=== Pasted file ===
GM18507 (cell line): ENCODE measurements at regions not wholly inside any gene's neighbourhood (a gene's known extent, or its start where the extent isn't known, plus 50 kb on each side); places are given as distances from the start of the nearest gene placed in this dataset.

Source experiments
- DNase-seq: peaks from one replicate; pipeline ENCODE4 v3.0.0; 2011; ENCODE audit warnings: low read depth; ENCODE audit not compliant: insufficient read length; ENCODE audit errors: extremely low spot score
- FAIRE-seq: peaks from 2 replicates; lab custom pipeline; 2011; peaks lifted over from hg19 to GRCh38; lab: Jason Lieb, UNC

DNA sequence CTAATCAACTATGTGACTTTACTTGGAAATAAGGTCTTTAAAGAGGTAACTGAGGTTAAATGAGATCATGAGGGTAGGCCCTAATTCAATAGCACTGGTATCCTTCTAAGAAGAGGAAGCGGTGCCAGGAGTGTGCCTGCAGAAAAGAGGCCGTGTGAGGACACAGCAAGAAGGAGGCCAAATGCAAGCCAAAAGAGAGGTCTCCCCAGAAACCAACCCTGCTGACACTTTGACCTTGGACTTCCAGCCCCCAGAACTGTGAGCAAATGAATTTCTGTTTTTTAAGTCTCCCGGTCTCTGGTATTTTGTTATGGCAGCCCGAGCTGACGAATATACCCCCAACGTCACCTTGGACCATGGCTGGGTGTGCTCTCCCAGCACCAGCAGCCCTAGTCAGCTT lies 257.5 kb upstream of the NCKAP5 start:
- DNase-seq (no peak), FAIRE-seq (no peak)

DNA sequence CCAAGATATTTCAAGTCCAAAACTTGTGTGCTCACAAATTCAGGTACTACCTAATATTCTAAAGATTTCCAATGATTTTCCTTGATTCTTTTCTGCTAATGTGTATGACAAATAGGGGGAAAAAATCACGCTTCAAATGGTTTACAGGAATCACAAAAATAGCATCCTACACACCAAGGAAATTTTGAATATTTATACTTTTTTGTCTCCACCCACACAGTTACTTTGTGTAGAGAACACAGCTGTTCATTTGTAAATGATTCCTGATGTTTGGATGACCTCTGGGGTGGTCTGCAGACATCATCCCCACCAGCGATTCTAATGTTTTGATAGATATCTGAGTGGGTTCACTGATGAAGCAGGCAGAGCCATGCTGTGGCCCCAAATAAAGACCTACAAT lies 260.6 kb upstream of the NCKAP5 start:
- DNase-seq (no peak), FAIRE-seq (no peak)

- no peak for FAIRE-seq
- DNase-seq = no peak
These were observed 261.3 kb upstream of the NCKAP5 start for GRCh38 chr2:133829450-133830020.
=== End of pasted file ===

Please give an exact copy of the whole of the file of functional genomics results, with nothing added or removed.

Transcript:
GM18507 (cell line): ENCODE measurements at regions not wholly inside any gene's neighbourhood (a gene's known extent, or its start where the extent isn't known, plus 50 kb on each side); places are given as distances from the start of the nearest gene placed in this dataset.

Source experiments
- DNase-seq: peaks from one replicate; pipeline ENCODE4 v3.0.0; 2011; ENCODE audit warnings: low read depth; ENCODE audit not compliant: insufficient read length; ENCODE audit errors: extremely low spot score
- FAIRE-seq: peaks from 2 replicates; lab custom pipeline; 2011; peaks lifted over from hg19 to GRCh38; lab: Jason Lieb, UNC

DNA sequence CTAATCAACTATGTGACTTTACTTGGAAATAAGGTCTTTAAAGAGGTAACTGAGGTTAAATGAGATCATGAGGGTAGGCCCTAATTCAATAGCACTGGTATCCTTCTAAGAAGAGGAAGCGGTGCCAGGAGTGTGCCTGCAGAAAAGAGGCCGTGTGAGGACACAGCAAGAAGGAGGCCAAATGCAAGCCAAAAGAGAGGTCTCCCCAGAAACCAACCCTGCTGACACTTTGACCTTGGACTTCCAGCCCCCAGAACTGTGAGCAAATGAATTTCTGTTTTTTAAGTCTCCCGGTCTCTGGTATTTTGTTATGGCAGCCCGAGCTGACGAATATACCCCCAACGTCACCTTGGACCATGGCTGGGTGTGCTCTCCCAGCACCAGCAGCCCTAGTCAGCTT lies 257.5 kb upstream of the NCKAP5 start:
- DNase-seq (no peak), FAIRE-seq (no peak)

DNA sequence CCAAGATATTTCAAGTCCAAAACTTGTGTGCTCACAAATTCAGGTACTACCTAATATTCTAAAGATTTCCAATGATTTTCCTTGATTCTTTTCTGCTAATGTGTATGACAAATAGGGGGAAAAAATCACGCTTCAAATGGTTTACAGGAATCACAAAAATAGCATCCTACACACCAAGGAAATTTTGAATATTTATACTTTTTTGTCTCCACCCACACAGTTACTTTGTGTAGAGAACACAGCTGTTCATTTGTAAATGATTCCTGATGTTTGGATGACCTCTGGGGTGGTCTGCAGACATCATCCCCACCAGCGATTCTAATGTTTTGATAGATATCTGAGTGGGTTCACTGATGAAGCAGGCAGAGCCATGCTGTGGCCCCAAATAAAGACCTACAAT lies 260.6 kb upstream of the NCKAP5 start:
- DNase-seq (no peak), FAIRE-seq (no peak)

- no peak for FAIRE-seq
- DNase-seq = no peak
These were observed 261.3 kb upstream of the NCKAP5 start for GRCh38 chr2:133829450-133830020.